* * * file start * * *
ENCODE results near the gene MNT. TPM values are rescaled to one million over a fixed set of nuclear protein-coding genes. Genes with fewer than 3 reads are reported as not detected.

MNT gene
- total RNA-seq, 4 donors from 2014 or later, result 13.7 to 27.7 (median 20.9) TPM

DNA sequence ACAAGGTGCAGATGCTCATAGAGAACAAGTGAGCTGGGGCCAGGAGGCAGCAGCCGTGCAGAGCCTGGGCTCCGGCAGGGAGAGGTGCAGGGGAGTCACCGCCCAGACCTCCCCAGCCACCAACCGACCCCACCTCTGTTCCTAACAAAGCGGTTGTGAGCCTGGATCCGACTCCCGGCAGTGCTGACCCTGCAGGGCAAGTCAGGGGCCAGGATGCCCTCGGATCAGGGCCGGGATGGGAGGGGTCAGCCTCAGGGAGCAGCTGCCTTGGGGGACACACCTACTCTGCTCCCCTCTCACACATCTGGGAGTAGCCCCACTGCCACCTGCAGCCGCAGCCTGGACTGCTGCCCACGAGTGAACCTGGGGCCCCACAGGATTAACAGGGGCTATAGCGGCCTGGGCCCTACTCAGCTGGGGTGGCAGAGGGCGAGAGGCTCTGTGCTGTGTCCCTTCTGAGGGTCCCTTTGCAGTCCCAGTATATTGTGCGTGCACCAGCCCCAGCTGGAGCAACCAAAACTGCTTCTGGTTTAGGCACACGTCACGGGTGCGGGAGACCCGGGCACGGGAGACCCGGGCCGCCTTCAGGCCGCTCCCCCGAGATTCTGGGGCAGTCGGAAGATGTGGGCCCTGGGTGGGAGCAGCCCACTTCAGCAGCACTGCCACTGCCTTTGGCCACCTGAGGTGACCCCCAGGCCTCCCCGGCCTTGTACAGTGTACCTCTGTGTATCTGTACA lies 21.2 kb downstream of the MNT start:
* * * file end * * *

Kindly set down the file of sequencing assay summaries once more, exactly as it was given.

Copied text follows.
ENCODE results near the gene MNT. TPM values are rescaled to one million over a fixed set of nuclear protein-coding genes. Genes with fewer than 3 reads are reported as not detected.

MNT gene
- total RNA-seq, 4 donors from 2014 or later, result 13.7 to 27.7 (median 20.9) TPM

DNA sequence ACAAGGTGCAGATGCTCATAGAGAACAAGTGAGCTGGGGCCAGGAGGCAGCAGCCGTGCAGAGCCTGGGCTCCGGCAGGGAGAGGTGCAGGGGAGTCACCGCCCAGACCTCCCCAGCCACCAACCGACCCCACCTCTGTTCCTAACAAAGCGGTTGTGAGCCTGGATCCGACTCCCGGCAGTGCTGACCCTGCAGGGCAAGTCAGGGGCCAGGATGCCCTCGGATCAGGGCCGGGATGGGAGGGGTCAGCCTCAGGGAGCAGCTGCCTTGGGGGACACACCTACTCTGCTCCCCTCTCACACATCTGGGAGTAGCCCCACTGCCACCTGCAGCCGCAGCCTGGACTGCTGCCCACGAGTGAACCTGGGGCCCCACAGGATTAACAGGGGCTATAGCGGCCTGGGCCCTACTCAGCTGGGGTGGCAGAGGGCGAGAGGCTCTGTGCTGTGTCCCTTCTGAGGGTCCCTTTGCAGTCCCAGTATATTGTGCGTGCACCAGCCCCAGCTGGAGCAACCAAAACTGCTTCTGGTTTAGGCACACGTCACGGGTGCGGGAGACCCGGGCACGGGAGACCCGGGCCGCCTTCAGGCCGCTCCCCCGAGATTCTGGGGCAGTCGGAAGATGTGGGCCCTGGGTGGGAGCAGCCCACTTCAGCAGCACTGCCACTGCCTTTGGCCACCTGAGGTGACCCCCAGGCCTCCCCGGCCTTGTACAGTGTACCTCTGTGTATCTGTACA lies 21.2 kb downstream of the MNT start: